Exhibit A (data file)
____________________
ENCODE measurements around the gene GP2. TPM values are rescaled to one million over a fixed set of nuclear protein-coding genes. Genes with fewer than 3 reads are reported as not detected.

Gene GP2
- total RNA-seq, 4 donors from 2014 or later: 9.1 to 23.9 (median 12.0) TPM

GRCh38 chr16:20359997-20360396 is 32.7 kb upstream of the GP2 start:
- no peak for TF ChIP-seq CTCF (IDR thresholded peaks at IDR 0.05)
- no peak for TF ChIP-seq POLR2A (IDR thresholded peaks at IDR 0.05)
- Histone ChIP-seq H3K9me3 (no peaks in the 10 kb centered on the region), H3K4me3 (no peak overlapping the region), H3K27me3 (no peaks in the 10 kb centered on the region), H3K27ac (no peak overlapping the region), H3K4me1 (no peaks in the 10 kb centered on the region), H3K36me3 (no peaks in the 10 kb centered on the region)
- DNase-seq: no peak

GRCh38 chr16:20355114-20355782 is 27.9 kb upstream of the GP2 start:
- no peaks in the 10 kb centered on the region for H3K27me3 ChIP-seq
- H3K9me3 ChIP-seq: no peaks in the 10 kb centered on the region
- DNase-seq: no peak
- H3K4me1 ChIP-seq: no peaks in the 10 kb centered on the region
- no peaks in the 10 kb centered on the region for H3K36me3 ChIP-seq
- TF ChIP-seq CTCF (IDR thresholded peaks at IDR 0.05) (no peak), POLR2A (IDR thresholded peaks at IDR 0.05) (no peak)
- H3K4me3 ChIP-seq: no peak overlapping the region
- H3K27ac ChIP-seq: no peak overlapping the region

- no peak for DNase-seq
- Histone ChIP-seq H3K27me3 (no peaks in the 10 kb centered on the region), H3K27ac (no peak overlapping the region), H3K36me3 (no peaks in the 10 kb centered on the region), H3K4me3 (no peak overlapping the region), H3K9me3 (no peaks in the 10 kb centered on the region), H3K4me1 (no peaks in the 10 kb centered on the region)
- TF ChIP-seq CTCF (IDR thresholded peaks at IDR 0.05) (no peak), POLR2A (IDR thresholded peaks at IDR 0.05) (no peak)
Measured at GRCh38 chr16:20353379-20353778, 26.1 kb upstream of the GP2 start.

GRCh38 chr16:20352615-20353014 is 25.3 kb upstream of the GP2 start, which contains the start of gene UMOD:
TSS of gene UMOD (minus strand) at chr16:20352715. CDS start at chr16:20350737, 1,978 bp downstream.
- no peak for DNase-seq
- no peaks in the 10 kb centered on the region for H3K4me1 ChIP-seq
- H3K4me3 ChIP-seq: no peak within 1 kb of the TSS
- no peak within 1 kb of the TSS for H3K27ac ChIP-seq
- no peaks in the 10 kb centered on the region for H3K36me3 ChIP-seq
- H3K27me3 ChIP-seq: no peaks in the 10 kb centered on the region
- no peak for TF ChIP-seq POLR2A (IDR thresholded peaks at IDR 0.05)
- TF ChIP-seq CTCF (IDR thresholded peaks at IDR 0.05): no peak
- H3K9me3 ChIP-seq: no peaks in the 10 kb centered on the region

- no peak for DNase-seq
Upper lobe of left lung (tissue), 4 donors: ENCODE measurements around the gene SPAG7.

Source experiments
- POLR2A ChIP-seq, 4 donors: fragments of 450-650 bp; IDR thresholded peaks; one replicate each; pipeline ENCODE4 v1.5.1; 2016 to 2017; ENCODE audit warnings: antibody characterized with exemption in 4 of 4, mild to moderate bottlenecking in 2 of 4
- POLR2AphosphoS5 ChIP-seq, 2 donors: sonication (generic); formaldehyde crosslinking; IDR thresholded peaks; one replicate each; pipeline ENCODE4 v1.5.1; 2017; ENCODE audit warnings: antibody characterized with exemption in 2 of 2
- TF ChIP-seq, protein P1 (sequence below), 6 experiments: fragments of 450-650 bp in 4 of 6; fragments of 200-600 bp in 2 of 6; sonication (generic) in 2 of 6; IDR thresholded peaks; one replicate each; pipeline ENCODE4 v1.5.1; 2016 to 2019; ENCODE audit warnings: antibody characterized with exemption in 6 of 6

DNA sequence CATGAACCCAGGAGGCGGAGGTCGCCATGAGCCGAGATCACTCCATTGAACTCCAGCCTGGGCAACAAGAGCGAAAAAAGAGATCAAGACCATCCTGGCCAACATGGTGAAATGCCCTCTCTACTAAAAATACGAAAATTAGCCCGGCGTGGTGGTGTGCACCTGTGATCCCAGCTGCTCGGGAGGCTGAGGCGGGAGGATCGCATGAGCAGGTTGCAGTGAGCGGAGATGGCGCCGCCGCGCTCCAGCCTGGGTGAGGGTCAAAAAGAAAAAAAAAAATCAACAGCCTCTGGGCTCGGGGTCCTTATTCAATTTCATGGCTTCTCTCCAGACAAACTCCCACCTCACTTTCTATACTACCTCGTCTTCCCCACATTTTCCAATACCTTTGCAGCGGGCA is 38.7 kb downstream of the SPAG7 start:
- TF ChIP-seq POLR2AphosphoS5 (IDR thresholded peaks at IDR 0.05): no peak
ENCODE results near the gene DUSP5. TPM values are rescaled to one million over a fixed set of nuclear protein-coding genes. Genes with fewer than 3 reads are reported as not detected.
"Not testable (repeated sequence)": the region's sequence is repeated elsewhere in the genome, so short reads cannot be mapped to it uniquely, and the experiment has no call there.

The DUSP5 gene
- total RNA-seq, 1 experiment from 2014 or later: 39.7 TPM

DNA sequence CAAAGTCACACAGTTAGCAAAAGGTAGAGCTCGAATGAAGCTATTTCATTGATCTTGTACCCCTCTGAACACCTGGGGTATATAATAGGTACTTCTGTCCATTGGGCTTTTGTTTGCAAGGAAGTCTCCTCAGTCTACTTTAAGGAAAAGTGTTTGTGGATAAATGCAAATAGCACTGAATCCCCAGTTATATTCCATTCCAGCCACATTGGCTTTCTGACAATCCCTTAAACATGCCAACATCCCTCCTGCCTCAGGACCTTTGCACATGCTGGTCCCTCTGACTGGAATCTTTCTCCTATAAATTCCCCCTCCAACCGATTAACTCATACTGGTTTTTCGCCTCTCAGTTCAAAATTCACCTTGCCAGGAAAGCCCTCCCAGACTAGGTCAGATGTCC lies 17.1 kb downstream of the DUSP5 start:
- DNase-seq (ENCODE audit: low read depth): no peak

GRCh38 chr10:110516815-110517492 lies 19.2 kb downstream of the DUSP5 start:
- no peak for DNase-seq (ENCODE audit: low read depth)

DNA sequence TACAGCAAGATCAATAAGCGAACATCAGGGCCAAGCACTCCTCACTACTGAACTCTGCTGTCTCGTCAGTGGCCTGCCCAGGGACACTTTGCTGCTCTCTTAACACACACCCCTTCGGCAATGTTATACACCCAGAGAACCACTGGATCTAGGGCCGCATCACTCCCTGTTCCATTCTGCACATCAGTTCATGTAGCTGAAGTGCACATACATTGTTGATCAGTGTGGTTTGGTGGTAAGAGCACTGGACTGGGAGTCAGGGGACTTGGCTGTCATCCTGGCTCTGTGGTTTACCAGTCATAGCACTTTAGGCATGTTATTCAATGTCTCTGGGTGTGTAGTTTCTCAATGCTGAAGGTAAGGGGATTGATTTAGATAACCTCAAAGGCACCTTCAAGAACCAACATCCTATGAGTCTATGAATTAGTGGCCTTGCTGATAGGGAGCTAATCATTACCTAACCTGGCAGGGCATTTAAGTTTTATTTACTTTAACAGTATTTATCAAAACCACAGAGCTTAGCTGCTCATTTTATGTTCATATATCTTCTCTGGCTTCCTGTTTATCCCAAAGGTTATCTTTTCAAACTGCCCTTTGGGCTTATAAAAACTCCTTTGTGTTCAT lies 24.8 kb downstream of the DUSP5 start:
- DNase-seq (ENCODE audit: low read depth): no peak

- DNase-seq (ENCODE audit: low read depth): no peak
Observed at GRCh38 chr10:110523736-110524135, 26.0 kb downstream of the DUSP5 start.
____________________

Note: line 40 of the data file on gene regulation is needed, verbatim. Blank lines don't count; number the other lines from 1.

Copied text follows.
- TF ChIP-seq POLR2AphosphoS5 (IDR thresholded peaks at IDR 0.05): no peak